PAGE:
Tapes 'n Tapes not quite up to the hype

Posted: June 09, 2006

It's tempting to cut an indie-rock band like Tapes 'n Tapes down to size for the crime of not being as good as it's supposed to be.

But give these four guys from Minneapolis, who headlined at the hot 'n sweaty First Unitarian Church on Wednesday, a break.

After all, what have they done wrong? Simply made a promising debut called The Loon, which was self-released in November and will be reissued next month by XL Recordings.

The album baldly brandishes a series of unsurprising influences (Pavement! The Pixies! Modest Mouse!), but despite or perhaps because of this, it has managed to set abuzz the overheated, overhyping blogosphere. And it's earned T 'n T the dubious distinction of being labeled this year's Clap Your Hands Say Yeah.

At the church the quartet (whose name comes from a joke about sessions put down on a four-track recorder), fronted by guitarist Josh Grier, delivered somewhat labored versions of the slightly askew, modestly experimental, riddled-with-place-names songs on The Loon. The band's 40-minute set grew more effective as it moved along, but never caught fire.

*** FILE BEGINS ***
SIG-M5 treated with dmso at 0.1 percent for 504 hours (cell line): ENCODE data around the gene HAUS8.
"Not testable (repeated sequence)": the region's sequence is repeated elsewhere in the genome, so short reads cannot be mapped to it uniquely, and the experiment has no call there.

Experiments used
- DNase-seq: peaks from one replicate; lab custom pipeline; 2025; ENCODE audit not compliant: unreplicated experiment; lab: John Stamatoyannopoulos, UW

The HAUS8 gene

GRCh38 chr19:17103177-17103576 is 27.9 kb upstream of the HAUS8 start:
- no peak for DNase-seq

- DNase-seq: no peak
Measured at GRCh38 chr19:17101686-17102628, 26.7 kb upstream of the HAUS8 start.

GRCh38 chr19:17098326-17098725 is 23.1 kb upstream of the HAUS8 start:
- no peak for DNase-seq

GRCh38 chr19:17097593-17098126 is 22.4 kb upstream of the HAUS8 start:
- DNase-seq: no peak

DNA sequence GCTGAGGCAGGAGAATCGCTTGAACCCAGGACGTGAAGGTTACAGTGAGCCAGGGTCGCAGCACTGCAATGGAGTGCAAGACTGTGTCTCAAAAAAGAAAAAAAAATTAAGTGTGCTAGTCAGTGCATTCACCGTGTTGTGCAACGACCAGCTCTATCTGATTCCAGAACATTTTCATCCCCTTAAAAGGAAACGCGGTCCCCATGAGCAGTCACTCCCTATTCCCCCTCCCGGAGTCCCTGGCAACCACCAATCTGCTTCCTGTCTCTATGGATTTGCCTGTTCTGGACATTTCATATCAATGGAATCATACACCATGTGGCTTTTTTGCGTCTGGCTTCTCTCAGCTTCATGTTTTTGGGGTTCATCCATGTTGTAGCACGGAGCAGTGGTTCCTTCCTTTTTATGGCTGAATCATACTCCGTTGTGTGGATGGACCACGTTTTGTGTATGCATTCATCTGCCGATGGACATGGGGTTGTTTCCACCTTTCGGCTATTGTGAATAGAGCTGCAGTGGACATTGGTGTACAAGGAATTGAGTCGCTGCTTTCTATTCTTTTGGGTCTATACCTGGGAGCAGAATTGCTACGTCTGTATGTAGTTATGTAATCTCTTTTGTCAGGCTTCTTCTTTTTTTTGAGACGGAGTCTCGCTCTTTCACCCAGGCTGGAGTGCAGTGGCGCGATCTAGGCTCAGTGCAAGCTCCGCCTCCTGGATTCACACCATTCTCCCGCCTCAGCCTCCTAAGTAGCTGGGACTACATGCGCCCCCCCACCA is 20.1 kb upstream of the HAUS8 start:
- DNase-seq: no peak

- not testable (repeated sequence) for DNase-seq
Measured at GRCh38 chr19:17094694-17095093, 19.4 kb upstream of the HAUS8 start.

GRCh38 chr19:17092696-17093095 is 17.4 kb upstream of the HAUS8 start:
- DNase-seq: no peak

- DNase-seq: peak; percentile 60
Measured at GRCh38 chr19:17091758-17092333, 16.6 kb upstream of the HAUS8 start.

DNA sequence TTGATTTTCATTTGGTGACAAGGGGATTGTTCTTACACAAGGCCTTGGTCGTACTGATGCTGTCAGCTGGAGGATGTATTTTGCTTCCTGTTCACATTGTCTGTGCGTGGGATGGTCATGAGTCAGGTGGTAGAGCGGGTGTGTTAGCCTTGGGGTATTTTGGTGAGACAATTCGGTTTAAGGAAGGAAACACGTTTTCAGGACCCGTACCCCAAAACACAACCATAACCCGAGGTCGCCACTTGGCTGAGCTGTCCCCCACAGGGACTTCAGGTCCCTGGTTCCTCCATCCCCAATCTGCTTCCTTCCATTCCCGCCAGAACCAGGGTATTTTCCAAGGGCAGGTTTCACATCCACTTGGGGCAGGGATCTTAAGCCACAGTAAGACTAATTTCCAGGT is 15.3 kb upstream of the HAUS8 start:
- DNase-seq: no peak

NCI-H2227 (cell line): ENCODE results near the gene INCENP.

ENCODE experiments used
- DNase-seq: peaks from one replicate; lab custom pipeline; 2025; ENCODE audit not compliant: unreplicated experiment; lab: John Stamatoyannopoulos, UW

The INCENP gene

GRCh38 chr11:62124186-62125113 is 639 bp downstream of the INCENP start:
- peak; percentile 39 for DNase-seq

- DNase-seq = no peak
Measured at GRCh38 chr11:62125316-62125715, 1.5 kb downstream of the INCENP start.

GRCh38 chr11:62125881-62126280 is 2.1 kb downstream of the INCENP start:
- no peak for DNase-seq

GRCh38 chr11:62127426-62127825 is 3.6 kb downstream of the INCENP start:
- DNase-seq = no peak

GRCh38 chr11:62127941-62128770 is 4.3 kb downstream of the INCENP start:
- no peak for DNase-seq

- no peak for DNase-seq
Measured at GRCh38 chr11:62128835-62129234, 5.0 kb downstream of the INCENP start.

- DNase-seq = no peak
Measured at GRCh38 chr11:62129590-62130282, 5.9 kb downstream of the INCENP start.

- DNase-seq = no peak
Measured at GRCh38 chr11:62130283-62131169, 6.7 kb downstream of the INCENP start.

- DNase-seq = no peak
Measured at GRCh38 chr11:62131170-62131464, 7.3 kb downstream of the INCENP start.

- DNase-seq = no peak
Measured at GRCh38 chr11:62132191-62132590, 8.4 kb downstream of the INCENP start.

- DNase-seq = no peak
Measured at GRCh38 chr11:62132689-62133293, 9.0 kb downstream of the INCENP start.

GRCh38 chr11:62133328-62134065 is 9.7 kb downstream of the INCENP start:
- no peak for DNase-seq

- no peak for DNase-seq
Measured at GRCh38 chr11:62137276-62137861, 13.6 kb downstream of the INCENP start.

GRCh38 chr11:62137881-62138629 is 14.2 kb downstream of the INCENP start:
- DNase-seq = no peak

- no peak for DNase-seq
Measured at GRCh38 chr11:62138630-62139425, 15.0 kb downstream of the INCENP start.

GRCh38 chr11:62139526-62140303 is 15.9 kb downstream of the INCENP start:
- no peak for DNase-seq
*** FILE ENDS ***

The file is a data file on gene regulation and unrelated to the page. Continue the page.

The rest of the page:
Part of the blame might go to Grier's being sick. And part would go to the band's bad habit of working at cross-purposes to itself. "Manitoba," for instance, is a gleaming, beautiful ballad whose effectiveness was undercut by a ham-fisted, accelerated outro that weakened the song's emotional impact.

Danish rockers the Figurines, whose sideburned singer Christian Hjelm bears a vocal resemblance to Modest Mouse's Isaac Brock, fared better. In contrast to the sloppiness of the headliners, the Copenhagen band was tightly focused as it pulled songs from its concise, catchy, charming sophomore effort, Skeleton, released by the Seattle label Control Group. Hjelm and lead guitarist Claus S. Johansen were backed by a chugging rhythm section that gave driving momentum to both Hjelm's sunny, '60s-inspired, happily harmonizing tunes like "I Remember" and the punkish, locomotive "Other Plans."

Contact music critic Dan DeLuca at 215-854-5628 or ddeluca@phillynews.com. Read his recent work at http://go.philly.com/dandeluca.

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